Bloggers weigh the Supreme Court's decision on voter ID laws and gawk at those Miley Cyrus photos in Vanity Fair.
ID, please: The Supreme Court ruled on Monday that Indiana's law requiring voter identification is constitutional. Bloggers debate whether such laws protect against voter fraud or disenfranchise the poor.
At SCOTUS Blog, journalist Lyle Denniston writes that the decision could be "a significant victory for Republicans at election time, since the requirement for proof of identification is likely to fall most heavily on voters long assumed to be identified with the Democrats — particularly, minority and poor voters." Law professor Ann Althouse parses all the opinions, finding that Justice Stephen Breyer "emphasizes that other states with ID requirements are less demanding. Florida, for example, accepts an 'employee badge or ID, a debit or credit card, a student ID, a retirement center ID, a neighborhood association ID, and a public assistance ID.' Quite simply, Breyer sees an unjustified burden." And at Election Law Blog, Loyola Law School professor Rick Hasen, who filed an amicus brief on behalf of those challenging the law, worries many other states will follow suit: "I fear that, despite the Stevens-Kennedy-Roberts' opinion's best intentions, this opinion will be read as a green light for the enactment of more partisan election laws in an attempt to skew outcomes in close elections." Big Tent Democrat at Talk Left translates the opinions for the nonlawyers among us.
Conservatives are pleased. "Of course all the whining and gnashing of teeth from those in the Democratic party who willfully incite and participate in voter fraud won't be happy, but the rest of us in the real world cannot be disappointed in the decision today," opines self-described "Reagan Republican" Paul Seale at Arena of Ideas. Porter Good at Pirate's Cove has no problem showing an ID. "Seriously, what is the problem with knowing who a person is when they vote, one of the most important things an American citizen can do? You have to show ID when you write a check, when the cop pulls you over, if you want a beer or some smokes (if you look young enough), and so many other things. Why not for voting?" Libertarian law prof Glenn Reynolds chimes in at InstaPundit: "Seems reasonable to me."
Liberals are worried voters without driver's licenses will be disenfranchised. The Booman Tribune calls such laws "transparent efforts to disenfranchise poor people that live in urban environments and that rely exclusively on public transportation." Melissa McEwan at Shakesville explains: "If I had the misfortune of losing or having stolen my license, I've got a passport I could use in a pinch. These are all things that diminish as the privilege of wealth and ability diminish, i.e. the poorer and/or more housebound one is, the less likely one is to have a photo ID."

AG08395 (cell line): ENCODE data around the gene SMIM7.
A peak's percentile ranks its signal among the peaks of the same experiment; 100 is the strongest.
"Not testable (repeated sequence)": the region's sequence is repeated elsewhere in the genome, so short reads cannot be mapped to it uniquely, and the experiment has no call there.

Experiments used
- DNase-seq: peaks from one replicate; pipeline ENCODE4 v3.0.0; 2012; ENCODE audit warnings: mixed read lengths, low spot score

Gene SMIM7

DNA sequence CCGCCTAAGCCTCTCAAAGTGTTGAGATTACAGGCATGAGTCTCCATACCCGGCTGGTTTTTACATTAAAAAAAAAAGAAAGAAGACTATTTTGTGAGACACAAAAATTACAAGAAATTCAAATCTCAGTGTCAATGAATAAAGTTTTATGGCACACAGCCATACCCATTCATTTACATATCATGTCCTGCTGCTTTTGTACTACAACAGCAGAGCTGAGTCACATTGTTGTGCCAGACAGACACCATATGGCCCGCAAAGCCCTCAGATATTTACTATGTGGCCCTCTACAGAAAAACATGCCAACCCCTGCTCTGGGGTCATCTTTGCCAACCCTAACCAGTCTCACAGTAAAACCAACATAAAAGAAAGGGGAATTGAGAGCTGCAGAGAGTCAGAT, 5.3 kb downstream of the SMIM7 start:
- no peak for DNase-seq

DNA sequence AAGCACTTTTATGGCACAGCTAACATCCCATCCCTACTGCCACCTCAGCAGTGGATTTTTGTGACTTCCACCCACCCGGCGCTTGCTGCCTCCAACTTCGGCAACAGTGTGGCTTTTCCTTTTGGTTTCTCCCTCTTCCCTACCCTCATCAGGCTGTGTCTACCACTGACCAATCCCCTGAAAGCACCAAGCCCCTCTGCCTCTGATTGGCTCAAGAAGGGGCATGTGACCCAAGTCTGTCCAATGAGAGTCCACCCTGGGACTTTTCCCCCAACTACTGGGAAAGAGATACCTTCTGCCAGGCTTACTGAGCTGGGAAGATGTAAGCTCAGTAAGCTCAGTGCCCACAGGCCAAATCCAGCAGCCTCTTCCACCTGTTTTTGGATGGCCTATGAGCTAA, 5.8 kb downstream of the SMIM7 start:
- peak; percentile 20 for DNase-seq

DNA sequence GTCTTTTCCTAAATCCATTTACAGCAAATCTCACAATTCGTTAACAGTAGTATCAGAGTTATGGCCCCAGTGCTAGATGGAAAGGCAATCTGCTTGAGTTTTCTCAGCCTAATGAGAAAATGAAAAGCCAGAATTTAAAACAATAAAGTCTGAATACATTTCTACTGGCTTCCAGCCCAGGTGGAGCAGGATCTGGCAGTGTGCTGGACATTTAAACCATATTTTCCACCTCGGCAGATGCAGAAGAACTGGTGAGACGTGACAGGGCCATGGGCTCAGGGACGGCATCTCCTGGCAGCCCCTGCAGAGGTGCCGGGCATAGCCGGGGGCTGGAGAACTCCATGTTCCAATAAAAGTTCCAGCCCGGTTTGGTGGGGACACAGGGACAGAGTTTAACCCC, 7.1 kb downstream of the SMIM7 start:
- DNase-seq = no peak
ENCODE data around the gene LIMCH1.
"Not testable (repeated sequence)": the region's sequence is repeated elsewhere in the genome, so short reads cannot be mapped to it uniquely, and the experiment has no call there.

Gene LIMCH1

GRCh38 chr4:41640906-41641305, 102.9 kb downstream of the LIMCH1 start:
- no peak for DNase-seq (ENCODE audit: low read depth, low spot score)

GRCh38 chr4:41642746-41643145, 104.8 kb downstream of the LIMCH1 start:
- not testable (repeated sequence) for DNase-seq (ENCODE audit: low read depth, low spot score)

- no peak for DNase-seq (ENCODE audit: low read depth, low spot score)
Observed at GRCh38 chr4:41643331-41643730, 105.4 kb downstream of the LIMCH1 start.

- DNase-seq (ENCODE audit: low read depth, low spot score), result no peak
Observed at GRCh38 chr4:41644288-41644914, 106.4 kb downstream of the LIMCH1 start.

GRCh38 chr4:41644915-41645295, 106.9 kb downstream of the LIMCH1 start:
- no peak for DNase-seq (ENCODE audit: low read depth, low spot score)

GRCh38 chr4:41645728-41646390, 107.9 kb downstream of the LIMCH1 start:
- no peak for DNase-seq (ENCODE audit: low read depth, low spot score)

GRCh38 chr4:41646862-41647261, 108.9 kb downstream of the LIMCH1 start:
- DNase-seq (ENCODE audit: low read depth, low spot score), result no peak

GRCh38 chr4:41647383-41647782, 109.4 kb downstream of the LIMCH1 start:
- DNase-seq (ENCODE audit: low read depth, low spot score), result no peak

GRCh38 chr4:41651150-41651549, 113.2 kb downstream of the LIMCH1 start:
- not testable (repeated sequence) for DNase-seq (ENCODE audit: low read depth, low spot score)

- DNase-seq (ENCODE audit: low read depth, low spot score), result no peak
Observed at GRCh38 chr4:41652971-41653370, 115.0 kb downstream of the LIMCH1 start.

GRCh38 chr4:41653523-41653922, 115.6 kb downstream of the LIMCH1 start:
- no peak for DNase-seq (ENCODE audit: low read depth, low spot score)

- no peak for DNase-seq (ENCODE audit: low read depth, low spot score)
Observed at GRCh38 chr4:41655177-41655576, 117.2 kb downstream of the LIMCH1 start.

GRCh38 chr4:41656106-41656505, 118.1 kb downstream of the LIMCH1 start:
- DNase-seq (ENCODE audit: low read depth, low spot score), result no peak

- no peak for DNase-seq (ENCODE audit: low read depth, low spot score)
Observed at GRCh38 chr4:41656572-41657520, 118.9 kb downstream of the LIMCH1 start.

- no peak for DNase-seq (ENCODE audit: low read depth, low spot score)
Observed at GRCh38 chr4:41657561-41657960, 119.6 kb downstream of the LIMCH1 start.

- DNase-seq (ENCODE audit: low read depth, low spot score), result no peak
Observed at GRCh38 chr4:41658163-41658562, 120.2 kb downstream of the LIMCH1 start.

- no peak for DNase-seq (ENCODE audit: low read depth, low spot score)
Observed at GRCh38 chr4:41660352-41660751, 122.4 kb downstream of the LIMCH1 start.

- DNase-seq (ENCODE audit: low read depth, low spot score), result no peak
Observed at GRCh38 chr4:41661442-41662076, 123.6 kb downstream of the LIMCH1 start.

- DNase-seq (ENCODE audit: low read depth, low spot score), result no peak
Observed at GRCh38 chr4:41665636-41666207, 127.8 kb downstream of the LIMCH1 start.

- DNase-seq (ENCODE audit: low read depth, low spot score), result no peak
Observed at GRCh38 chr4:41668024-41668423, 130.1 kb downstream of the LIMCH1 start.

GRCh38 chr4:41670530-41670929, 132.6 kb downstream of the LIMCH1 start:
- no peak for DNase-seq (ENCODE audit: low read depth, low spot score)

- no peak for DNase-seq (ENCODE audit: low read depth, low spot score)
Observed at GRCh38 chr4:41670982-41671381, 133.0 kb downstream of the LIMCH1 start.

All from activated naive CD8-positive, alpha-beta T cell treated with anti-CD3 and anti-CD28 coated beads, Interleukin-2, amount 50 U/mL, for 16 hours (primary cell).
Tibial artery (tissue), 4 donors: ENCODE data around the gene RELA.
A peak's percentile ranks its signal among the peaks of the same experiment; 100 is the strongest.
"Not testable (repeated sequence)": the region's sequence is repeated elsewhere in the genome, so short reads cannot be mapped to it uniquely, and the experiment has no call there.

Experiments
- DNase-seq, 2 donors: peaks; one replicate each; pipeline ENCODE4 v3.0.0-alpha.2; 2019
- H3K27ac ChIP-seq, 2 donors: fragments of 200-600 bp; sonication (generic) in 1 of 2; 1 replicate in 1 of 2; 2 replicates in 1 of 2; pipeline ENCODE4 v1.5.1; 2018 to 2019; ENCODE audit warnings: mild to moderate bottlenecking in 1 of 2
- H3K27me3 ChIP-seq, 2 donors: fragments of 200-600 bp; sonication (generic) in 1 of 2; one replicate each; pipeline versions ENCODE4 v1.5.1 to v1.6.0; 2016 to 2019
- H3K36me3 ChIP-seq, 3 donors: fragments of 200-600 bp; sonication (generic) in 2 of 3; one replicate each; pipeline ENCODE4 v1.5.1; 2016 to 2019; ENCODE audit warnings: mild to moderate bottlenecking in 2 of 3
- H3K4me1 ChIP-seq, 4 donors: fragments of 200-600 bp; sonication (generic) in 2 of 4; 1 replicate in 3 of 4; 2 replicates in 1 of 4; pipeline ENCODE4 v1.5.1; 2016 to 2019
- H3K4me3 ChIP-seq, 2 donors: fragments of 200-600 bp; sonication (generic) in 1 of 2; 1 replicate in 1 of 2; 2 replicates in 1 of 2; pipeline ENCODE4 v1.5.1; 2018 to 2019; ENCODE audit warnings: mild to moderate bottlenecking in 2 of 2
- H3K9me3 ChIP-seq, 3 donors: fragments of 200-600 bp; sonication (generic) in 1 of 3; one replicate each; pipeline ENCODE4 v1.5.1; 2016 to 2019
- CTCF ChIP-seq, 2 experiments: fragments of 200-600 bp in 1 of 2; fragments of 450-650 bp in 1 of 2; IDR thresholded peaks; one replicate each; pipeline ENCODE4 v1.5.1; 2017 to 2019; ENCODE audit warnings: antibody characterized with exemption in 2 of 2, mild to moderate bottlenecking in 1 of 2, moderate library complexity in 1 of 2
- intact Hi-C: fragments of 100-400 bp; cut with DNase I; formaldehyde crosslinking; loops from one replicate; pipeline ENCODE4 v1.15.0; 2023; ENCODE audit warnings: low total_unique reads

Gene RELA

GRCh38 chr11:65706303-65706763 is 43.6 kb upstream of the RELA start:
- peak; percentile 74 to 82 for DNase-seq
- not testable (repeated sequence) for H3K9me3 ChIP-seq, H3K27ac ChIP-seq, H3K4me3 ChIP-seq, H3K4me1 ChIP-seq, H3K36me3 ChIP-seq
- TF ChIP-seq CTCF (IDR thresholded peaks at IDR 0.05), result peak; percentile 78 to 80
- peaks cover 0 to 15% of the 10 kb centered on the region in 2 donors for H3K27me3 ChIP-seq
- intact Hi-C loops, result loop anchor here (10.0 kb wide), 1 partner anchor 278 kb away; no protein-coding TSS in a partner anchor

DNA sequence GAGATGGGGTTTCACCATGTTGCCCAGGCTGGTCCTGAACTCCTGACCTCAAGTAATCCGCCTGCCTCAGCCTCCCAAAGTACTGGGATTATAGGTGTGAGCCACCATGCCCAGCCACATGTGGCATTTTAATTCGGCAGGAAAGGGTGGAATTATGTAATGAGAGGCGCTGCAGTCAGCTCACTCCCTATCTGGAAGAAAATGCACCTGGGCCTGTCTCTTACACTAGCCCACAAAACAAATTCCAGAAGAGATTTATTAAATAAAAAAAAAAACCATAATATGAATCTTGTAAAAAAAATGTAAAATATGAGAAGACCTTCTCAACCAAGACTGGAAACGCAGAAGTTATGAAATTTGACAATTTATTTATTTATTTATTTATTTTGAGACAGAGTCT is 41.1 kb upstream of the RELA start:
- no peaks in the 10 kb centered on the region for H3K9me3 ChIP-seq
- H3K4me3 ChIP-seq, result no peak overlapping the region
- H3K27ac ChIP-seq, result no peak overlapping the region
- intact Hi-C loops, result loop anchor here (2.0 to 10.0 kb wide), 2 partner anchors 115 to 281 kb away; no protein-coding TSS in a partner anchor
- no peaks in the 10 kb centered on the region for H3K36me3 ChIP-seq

Modern examples of in-person voter fraud are practically nonexistent, Josh Patashnik writes at the New Republic's Plank: "The only examples Stevens can cite in the footnotes are a colorful description of Boss Tweed paying people to vote multiple times in the election of 1868, and an instance of one individual committing in-person voter fraud in Washington state in 2004." At the Washington Monthly's Political Animal, liberal Kevin Drum adds: "Presumably these were the best examples that anyone could come up with. And what do you conclude from them? That's easy: in-person voter fraud is vanishingly rare while absentee voter fraud is, perhaps, a problem genuinely worth addressing." At Daily Kos, liberal Adam Bonin dubs this a "case reflecting a solution truly in search of a problem."
Oh, Miley!: Hannah Montana star Miley Cyrus is catching flak for appearing in the June Vanity Fair draped only in a sheet.(Check out behind-the-scene photos from the shoot with Annie Leibovitz.) After Disney, which produces her show, tut-tutted, Miley said she feels "so embarrassed" by the photos.
"If you smell burning synthetic hair today, it's probably a Hannah Montana novelty wig angrily set ablaze following the news that 15-year-old Miley Cyrus will appear in the June issue of Vanity Fair 'topless,' " cackles Linda Holmes at New York's Vulture, adding later, "Expect despair and heartache to set in as girls suddenly robbed of their heroine turn in desperation to astronauts, scientists, and even their own parents to find someone they can look up to."
Gawker takes a break from regularly scheduled snark to scold Leibovitz: "Does anyone—at Vanity Fair, among its readers, or even Annie Leibovitz herself—believe that the master photographer didn't give any thought to sexing up the 15 year-old pop star in those photos? That the bedsheet was totally innocuous?" At Buzz Machine, media blogger Jeff Jarvis blames Leibovitz and Vanity Fair editor Graydon Carter for running the photos. "She's just a kid with a sweet show that millions more kids — including my daughter — love. She didn't go out out on a Lindsay Lohan bender. She did was she was told. … But Carter and Liebovitz knew damned well that they would cause this fuss. So they used a young girl to get attention."